So ended August 2014 which turned out to be a very good month for wave flights, the total of height gained, at almost 130,000′  being  the highest total ever recorded for August.  Given that not all pilots post their wave flights on the National ladder, the  actual height gained would have been significantly greater.

Monday 1st September.   A weak cold front deposited 4 mm of rain on the site in the early morning and left a legacy of low cloud that delayed flying until the afternoon, the wind being a light to moderate N’ly.  7 Ats were eventually flown, 4 for First Flight pupils with John Tayler taking 2 of them, Peter Oliver and Julie Collins for 24 minutes each in the DG1000, these proving to be the longest flights of the day.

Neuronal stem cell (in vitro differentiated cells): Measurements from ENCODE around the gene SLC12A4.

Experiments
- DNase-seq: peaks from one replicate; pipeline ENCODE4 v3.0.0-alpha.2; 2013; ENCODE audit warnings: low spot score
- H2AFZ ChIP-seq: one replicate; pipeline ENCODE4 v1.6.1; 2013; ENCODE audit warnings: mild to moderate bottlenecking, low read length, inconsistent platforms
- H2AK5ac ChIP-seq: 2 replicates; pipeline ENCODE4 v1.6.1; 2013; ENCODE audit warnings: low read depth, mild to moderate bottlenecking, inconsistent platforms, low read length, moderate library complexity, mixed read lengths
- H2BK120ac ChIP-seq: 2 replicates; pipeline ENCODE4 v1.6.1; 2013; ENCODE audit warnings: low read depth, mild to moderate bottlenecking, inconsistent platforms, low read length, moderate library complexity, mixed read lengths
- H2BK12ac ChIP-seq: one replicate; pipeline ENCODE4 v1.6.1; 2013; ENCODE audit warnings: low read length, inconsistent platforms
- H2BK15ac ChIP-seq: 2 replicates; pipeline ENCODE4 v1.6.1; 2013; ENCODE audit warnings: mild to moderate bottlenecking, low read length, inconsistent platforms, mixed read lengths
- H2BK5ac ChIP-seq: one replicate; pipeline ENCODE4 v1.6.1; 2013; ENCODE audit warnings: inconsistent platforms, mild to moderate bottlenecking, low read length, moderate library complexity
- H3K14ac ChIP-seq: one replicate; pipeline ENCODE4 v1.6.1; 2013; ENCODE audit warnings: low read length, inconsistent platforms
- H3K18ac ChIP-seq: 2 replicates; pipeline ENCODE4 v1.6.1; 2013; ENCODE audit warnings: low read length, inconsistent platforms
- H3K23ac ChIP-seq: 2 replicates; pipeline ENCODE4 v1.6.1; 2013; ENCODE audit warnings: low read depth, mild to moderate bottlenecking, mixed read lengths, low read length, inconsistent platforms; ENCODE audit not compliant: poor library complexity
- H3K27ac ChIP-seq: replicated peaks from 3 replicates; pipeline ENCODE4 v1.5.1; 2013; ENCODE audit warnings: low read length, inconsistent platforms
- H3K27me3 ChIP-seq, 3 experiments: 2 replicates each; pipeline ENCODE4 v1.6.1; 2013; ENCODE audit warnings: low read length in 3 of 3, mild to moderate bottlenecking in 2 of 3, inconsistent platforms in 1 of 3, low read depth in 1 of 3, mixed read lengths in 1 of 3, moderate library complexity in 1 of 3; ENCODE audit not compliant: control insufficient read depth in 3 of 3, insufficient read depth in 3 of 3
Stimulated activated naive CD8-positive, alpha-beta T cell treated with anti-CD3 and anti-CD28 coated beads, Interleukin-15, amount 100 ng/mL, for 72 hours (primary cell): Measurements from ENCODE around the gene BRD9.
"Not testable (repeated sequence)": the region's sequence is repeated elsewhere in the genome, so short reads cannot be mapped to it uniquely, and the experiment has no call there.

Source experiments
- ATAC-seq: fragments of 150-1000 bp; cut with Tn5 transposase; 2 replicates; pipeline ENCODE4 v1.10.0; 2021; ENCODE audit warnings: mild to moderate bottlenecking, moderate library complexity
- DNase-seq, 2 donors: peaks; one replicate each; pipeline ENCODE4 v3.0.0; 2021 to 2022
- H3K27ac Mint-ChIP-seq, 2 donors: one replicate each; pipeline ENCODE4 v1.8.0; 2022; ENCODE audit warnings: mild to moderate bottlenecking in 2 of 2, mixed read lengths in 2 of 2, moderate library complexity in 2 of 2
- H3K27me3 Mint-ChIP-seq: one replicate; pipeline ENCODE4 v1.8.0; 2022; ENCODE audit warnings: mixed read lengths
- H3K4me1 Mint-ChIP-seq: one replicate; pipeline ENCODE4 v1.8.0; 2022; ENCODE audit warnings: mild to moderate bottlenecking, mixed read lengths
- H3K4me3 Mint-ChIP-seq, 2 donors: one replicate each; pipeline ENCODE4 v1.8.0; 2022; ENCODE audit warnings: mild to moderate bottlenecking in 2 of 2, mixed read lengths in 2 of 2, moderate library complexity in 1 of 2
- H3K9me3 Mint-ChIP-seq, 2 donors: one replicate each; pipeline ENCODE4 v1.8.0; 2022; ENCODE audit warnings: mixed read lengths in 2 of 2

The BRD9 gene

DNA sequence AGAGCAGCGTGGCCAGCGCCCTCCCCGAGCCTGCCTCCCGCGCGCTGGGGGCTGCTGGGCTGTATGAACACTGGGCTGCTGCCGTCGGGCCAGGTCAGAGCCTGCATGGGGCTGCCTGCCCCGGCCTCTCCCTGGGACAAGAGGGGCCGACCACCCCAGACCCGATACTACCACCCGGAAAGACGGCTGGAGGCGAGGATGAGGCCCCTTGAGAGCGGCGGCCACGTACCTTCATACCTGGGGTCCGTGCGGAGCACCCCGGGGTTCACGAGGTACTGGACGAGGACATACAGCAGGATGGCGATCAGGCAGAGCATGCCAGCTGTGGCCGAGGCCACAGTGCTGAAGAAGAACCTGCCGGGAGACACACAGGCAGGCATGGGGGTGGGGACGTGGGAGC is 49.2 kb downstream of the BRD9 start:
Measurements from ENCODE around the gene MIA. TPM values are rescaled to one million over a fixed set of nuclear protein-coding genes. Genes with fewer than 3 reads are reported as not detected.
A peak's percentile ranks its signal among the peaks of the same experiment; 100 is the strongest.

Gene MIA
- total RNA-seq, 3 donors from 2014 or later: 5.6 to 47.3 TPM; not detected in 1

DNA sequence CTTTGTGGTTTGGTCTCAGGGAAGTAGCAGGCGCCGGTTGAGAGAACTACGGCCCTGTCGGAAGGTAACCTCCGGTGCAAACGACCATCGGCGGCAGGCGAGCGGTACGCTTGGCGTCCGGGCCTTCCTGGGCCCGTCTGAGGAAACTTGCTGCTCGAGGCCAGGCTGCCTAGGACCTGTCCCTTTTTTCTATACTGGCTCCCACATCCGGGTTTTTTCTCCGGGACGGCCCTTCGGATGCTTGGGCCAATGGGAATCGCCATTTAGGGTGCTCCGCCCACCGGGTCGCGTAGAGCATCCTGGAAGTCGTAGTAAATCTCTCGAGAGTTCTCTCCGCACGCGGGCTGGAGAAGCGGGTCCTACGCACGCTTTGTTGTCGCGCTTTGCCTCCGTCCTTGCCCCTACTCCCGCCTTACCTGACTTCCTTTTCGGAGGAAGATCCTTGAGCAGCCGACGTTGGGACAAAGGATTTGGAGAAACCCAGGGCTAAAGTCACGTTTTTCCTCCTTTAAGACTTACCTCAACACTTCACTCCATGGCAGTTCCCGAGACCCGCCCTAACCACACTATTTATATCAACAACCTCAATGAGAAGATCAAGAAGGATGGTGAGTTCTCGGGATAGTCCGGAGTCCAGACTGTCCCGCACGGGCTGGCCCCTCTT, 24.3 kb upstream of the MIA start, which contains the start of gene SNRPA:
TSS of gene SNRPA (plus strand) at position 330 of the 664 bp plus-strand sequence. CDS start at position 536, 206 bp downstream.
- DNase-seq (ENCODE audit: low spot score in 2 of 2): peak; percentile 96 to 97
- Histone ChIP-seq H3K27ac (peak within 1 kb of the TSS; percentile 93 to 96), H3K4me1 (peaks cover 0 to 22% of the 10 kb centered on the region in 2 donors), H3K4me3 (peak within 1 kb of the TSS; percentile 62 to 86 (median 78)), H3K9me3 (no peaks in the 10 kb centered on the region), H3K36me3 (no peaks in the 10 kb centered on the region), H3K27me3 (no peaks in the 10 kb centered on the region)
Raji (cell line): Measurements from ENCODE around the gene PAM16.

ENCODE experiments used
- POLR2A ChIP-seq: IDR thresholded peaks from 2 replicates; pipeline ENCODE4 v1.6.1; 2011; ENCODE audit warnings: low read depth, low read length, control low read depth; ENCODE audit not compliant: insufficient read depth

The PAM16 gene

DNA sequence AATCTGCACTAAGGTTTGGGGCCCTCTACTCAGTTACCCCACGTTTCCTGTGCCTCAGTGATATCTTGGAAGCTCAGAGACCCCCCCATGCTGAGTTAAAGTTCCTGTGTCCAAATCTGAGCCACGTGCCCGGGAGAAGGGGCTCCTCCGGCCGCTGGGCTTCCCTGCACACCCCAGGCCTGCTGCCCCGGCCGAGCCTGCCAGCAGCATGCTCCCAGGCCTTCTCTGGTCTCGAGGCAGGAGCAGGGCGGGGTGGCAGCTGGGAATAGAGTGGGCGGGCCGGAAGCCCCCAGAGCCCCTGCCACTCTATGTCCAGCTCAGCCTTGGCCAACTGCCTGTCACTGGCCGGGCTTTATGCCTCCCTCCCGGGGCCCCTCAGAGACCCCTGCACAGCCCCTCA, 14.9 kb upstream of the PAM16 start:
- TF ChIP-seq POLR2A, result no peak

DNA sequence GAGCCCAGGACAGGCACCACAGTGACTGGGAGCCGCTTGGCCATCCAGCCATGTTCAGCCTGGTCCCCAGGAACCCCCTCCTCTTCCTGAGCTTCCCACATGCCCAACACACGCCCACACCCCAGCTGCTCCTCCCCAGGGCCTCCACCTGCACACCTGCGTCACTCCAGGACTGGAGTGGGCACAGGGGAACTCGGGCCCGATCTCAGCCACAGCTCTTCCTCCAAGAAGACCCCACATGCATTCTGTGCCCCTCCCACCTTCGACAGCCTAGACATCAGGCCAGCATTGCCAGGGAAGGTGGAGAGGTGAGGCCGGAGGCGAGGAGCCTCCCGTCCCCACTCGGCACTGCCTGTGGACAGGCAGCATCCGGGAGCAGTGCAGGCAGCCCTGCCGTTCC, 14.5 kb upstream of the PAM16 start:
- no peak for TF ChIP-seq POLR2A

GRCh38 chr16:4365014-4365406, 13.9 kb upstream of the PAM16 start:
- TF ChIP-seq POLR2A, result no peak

Tuesday 2nd.  A sunny morning tempted 3 private owners to rig as the wind remained light and variable, mainly from an E’ly direction.  Promising Cu development soon led to overcast skies, the cloud base being around 2500′ asl and this led  George Rowden to abandon his proposed cross country task and land his LS8 t after 48 minutes.  Albert Newbery and Stuart Heaton, taking off a little later in their DG1000t, decided to use their engine to get to brighter conditions further south and subsequently did an O/R to Burn, diverting to the west to stay in the better conditions and finding sufficient lift under the overcast on the return to Sutton to do a straight in approach to runway 02 after a flight of 2:32.  Peter Crawley took off in his DG800 and did some exploring to the west and east, with some recourse to his engine, to record 2:30, ending up soaring some large, but weak areas of lift under the overcast with visitor Ian Bateman in the Ka8 late in the afternoon.  Ian, who had had a significant break in his gliding, first had a 36 minute check flight with Andy Parish in the DG1000 followed by an earlier 12 minute flight in the Ka8 but, in his later flight in the same glider, recorded a very commendable 1:15.   Liz Keily had a busy day taking  guest Carnell for 2 flights in K21 JVZ and having 2 solo flights herself,  first in the Ka8 and then solo in K21 JVZ and made a significant contribution to the 21 ATs flown off runway 24, mainly by the Eurofox, although the Super Cub was used for some of the 2 seater launches.   These included 4 flights for First Flight pupils, one of who had two launches as the relatively low cloudbase and lack of lift meant a restricted time in the air.